Monday, March 08, 2021

Herd immunity may depend on reluctant Republicans; could mean complications for rural areas, and thus for the nation

Timothy Shea showed his fishnet mask at the recent Conservative
Political Action Conference. (Washington Post photo by Jabin Botsford)
Whether or when the nation develops herd immunity to the novel coronavirus may depend on Republicans, almost a third of whom tell pollsters that they will definitely not get vaccinated. That could have implications for rural areas, which became more Republican under a president who politicized the pandemic. Among other groups, "hesitancy has started to wane while GOP resistance to the vaccines remains relatively  high," Dan Diamond of The Washington Post reports after moving from Politico's health beat.

Describing the reluctance of an elderly Trump voter in Oklahoma who would be interviewed only if her last name wasn't used, Diamond notes, "Polls have repeatedly found that nearly one-third of Republicans share her staunch resistance to the coronavirus vaccines, although for a variety of reasons. Some, like Margaret, worry they were developed too quickly. Others argue without evidence that many vaccines are unsafe or will make them sick. Still more echo Trump’s repeated contention that the coronavirus threat is overblown and simply don’t trust the government’s involvement."

Public-health experts have focused persuasion efforts on communities of color, "worried their historical distrust of the medical establishment might lead to low vaccination rates," Diamond reports. "But there’s been less focus on winning over Republicans." The de Beaumont Foundation has hired Republican pollster Frank Luntz to "crack the code" for Republicans, as Luntz put it. He said the most common thread is “They simply don’t trust the government to do the right thing.” But Diamond writes, "Vaccine-hesitant Republicans defy easy categorizations," and gives examples.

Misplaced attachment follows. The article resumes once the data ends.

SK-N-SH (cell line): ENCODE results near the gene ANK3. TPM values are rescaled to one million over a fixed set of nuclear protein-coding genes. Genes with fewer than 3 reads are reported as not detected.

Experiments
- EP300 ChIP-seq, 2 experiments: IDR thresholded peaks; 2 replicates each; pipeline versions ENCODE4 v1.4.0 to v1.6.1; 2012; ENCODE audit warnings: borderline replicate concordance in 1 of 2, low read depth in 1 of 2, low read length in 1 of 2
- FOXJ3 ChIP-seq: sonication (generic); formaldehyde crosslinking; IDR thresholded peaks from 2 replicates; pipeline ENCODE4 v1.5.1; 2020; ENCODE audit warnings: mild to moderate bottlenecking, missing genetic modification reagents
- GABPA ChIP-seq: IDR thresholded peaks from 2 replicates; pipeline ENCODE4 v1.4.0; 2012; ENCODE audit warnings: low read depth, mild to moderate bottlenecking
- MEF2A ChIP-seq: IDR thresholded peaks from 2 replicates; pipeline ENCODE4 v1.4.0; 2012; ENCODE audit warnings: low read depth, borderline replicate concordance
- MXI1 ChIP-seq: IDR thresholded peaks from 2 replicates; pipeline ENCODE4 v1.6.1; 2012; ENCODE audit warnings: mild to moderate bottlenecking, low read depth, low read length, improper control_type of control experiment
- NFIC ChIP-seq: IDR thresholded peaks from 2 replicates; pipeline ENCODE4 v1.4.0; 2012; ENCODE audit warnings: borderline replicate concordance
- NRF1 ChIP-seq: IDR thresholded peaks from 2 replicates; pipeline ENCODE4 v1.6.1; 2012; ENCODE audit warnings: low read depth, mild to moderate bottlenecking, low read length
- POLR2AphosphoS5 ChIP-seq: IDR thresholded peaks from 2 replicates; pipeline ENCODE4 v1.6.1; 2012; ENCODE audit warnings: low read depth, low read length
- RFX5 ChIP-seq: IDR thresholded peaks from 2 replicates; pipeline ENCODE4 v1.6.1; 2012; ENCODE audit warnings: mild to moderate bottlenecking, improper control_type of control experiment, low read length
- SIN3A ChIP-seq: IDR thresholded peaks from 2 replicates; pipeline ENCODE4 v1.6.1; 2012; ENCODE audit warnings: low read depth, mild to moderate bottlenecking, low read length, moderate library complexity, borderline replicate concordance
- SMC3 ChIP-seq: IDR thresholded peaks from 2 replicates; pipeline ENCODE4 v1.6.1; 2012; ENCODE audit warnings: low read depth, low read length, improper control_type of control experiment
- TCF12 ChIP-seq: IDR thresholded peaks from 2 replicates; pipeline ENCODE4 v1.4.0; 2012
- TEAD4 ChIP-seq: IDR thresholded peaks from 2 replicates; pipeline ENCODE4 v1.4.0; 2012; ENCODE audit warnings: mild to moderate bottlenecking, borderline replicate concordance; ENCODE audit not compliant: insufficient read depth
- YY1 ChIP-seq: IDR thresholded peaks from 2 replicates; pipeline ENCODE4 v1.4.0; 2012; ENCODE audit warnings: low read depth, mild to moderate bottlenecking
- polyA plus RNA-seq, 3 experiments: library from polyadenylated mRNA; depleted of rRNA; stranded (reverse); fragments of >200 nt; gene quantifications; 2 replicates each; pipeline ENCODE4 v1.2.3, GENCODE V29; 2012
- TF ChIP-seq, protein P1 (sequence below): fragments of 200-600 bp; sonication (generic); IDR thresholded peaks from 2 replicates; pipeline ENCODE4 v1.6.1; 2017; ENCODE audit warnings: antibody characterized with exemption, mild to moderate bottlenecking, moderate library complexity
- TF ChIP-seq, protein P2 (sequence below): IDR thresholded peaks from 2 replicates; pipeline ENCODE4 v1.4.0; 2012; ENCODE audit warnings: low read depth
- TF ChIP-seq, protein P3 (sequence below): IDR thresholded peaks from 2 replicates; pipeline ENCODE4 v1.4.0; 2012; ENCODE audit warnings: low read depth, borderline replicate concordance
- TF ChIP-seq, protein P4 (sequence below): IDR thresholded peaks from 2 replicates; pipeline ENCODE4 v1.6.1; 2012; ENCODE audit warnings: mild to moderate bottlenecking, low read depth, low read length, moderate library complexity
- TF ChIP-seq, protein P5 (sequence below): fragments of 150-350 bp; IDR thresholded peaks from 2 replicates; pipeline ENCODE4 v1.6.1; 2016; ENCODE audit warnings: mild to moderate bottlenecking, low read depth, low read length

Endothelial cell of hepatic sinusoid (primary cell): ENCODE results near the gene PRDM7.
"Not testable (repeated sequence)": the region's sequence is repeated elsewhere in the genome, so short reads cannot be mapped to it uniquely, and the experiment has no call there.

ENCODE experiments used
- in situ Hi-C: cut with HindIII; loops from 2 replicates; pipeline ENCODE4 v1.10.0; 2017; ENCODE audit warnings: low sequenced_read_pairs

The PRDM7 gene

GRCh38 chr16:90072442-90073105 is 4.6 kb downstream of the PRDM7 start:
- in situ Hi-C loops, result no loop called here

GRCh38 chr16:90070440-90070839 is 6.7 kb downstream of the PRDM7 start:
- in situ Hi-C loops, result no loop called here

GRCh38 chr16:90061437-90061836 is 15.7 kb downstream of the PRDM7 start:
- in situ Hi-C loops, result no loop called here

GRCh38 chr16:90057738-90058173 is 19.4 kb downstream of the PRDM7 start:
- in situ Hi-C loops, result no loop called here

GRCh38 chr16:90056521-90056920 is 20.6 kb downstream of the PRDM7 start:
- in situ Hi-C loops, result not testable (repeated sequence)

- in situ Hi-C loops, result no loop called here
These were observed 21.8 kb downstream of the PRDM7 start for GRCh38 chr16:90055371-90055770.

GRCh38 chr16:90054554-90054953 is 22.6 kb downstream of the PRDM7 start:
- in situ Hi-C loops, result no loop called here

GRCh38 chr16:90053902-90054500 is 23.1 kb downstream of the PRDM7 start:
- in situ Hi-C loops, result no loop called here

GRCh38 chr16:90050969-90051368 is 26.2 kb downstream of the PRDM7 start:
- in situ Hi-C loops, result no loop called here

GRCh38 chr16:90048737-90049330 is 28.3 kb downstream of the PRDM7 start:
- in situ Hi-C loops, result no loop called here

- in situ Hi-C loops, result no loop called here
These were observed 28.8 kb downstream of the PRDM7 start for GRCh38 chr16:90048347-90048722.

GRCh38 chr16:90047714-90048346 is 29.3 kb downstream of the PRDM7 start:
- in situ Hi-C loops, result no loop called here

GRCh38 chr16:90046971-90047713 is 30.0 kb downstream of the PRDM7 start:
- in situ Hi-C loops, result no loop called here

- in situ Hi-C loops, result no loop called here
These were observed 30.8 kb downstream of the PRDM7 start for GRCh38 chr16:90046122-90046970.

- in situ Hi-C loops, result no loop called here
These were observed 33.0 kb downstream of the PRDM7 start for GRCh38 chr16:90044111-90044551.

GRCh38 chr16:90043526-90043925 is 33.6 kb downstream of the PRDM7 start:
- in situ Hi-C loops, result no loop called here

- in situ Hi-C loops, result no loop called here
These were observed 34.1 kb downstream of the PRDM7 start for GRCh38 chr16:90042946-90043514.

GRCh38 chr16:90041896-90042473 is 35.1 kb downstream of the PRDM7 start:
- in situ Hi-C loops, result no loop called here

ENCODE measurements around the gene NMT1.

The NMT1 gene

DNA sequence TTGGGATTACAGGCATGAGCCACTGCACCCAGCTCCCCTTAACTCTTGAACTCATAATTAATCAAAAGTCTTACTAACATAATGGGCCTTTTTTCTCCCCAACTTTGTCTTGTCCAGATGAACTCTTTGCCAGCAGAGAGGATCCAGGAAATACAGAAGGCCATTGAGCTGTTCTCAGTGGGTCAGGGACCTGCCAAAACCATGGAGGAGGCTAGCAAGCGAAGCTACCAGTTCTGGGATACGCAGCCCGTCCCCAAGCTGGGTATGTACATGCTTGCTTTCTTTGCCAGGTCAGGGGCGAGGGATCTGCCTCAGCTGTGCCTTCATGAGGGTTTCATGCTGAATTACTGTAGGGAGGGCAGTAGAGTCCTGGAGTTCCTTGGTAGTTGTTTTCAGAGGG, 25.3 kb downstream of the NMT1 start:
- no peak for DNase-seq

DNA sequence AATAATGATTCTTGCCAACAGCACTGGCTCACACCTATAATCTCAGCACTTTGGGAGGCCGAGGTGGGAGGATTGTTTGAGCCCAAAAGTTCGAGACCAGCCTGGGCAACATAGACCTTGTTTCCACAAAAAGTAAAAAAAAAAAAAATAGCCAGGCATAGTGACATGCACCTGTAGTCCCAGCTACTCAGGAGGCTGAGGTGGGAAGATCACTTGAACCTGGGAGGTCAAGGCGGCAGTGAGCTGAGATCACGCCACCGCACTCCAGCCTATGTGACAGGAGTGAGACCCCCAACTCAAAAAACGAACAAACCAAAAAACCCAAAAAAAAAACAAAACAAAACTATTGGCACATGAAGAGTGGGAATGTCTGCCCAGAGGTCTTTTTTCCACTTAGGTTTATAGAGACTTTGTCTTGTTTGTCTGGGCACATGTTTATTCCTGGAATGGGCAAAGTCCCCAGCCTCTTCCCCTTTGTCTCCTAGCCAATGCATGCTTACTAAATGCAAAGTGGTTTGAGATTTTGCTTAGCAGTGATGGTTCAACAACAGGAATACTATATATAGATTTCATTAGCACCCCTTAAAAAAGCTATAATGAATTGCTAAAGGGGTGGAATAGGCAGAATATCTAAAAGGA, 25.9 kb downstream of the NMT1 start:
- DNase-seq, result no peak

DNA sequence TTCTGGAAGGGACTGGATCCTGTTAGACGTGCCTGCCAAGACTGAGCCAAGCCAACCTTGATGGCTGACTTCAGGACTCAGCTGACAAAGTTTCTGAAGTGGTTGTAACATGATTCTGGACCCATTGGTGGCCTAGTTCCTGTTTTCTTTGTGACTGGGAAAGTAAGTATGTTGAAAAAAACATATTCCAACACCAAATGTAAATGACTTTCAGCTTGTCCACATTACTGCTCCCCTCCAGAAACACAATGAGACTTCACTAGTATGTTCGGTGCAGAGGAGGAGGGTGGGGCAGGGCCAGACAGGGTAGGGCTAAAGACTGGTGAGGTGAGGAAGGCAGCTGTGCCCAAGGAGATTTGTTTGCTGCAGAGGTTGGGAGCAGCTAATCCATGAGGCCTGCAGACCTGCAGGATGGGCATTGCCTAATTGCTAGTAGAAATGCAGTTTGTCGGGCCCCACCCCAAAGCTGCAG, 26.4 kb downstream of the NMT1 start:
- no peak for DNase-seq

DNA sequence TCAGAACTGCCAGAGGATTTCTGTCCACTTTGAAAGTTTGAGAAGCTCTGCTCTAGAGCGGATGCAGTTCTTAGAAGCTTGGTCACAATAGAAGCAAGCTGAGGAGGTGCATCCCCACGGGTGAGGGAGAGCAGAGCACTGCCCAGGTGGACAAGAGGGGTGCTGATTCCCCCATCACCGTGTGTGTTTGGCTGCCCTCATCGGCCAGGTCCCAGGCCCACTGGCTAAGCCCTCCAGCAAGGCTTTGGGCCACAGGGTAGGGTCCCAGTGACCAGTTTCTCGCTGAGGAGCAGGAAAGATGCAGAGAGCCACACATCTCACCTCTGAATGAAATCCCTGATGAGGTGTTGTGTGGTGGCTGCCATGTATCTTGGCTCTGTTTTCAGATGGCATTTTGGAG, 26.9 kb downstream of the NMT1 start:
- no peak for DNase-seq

"The Biden administration is also researching how to reach holdout Republicans, said a senior administration official, speaking on the condition of anonymity to discuss in-progress efforts," Diamond writes, quoting the official: “The most trusted messengers are doctors, nurses, faith leaders. We want to talk to everybody.”

Robert Coon, a Republican political consultant in Arkansas who has polled on the subject, todl Diamond, “I don’t think you’re going to end up with 70 percent adoption in some states, where you’re not going to have the majority of the biggest political party.” Diamond writes, "The proportion of people who need to be immune to reach herd immunity with covid-19 isn’t known, but experts estimate it between 70 to 85 percent."

Diamond offers an important caveat: "It’s too early to see those views play out. Health officials in eight rural counties that Trump won handily — in states ranging from Georgia and Pennsylvania to Texas and West Virginia — said that demand is still outpacing scant supply." Deborah Baker, health director in Missouri’s Pulaski County, which Trump carried by 46 points told Diamond, “We’ve had a huge outpouring of people wanting the vaccine here. . . . I don’t think the political environment has mattered.”

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